Written in a week and shot on the cheap, with Robert Rodriguez doing pretty much everything but the catering, Once Upon A Time In Mexico is the second sequel/remake of the Texan director's low-budget killer hit El Mariachi.
Antonio Banderas reprises his Desperado role as the gunslinging troubadour, hired by Johnny Depp's rogue CIA agent to off the general tapped by Willem Dafoe's drug dealer to undertake a coup d'etat.
Unclear? Get used to it, as a sprawling narrative is rammed into 102 incoherent minutes. Other bit players include Rubén Blades' FBI retiree, Eva Mendes' cop, and Salma Hayek in frenetic flashback.
Spy Kids aside, Rodriguez's best features are "The Faculty" and (the first half of) From Dusk Till Dawn. It's telling that he didn't write either of them. For while his emphasis on action can be enthusing, here it's done at the expense of all sense.
And the 'spectacular' set-pieces are largely as flimsy as the story, with great ideas tossed aside half-exploited (such as Banderas and Hayek's chained descent, swinging monkey-style, from a building) and actors underused (Banderas takes a backseat, Dafoe is utterly wasted).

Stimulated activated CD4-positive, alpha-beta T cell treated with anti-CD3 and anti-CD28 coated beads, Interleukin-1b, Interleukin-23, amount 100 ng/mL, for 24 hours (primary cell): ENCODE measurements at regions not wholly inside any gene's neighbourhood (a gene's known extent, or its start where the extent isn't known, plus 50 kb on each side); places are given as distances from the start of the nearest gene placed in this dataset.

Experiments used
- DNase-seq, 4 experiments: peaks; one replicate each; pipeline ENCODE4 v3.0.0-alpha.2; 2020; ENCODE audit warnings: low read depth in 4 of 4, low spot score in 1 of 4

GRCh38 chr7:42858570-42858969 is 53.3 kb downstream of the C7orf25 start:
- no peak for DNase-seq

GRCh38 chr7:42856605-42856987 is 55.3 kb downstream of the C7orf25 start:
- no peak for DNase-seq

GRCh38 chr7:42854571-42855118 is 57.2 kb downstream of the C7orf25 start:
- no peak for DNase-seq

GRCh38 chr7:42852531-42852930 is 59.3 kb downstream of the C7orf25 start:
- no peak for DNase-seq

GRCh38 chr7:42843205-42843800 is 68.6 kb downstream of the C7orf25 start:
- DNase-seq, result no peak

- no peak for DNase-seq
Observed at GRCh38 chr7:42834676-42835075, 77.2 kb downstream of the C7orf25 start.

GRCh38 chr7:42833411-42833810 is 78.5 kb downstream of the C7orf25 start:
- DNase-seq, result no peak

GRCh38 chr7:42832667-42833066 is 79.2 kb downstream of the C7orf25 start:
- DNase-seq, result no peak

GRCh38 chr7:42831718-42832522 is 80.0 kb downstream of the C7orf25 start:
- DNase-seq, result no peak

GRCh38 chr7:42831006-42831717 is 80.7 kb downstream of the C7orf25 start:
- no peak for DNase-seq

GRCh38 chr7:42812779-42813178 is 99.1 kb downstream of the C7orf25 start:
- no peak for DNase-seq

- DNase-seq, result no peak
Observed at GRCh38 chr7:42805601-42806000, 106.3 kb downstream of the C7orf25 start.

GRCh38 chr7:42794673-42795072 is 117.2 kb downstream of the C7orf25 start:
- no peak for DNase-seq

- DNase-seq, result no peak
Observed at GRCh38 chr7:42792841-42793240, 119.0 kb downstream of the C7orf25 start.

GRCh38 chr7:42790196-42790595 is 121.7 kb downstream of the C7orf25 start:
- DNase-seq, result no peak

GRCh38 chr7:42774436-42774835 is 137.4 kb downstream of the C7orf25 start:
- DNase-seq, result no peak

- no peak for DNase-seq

The saving grace is Depp as the louche loner, whose off-kilter sensibilities are evident in his character's clothing (one t-shirt is emblazoned CIA, another bears the slogan "I'm with stupid" and has an arrow pointing to his crotch). He also has the best line, snarled at Danny Trejo's stone-faced hood: "Are you a Mexican or a Mexican't?"
Pity that such wit isn't evident elsewhere. "Once Upon..." isn't unwatchable but it feels half-formed, a shoddy Sergio Leone 'tribute' filmed from a first draft by a director who lacks the discipline to match his talent. The credits proclaim this to be "A Robert Rodriguez flick". It's about time he made a film.